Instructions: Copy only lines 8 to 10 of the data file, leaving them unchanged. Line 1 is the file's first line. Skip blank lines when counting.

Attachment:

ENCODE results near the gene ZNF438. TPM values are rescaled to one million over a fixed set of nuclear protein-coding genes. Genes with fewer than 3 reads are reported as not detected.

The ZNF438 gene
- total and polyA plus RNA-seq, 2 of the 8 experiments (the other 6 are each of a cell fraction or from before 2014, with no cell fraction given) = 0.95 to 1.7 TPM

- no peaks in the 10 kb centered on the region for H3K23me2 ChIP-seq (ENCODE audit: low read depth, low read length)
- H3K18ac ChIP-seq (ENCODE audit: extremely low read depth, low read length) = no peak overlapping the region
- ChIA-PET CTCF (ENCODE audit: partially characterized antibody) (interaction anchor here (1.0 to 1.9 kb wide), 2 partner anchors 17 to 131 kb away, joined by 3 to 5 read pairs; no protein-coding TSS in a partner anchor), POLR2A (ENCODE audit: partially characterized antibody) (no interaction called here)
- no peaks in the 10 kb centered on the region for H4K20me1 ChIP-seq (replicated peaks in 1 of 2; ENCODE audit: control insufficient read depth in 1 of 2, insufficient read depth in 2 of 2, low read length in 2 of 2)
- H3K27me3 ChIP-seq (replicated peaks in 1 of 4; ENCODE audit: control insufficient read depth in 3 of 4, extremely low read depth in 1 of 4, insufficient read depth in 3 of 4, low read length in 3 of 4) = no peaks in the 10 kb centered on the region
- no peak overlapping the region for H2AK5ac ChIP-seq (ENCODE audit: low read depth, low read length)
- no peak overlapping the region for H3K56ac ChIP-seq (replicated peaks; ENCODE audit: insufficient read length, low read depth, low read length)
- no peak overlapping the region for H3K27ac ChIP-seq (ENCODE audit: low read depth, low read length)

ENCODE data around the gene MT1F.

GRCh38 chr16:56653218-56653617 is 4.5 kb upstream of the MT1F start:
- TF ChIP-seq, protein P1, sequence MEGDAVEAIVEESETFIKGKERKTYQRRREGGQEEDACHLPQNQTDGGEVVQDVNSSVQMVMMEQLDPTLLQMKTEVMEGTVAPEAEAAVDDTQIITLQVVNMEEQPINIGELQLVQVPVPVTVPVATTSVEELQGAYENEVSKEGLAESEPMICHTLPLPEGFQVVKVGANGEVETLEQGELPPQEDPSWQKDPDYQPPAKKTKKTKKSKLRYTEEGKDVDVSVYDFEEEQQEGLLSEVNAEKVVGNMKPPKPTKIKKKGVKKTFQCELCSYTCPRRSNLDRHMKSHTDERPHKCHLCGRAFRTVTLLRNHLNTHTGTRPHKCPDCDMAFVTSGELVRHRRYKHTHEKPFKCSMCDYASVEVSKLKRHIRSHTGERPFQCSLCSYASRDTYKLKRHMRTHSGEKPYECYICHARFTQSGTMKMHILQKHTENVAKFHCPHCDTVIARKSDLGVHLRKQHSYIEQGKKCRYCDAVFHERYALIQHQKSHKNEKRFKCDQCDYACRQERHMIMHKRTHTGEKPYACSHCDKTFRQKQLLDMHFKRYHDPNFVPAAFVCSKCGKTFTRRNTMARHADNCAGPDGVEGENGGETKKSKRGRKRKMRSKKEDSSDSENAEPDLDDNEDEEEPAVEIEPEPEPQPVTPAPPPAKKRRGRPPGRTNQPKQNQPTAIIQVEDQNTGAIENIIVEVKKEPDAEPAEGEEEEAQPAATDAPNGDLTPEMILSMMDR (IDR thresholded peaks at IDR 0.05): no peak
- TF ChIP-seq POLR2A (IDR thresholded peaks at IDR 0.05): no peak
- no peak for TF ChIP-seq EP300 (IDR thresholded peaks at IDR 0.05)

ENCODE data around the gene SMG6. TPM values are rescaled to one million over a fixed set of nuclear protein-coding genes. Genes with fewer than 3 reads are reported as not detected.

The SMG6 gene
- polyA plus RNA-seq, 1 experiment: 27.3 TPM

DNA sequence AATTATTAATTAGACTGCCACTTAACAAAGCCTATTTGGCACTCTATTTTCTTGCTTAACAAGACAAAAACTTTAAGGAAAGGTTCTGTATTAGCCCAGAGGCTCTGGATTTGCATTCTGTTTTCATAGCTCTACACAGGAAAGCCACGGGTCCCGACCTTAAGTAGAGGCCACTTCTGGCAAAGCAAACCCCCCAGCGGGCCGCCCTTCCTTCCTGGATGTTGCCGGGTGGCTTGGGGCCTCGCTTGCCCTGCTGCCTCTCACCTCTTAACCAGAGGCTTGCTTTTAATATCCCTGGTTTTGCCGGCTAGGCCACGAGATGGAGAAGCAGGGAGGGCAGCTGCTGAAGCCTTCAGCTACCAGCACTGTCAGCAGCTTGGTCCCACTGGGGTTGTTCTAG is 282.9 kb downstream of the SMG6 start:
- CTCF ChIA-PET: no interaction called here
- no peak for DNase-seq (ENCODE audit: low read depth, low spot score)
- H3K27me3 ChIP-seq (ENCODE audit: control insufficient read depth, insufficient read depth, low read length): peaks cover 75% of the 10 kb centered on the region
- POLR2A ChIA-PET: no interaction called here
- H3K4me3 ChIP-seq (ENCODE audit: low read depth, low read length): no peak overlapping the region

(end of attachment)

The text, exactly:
- H3K27me3 ChIP-seq (replicated peaks in 1 of 4; ENCODE audit: control insufficient read depth in 3 of 4, extremely low read depth in 1 of 4, insufficient read depth in 3 of 4, low read length in 3 of 4) = no peaks in the 10 kb centered on the region
- no peak overlapping the region for H2AK5ac ChIP-seq (ENCODE audit: low read depth, low read length)
- no peak overlapping the region for H3K56ac ChIP-seq (replicated peaks; ENCODE audit: insufficient read length, low read depth, low read length)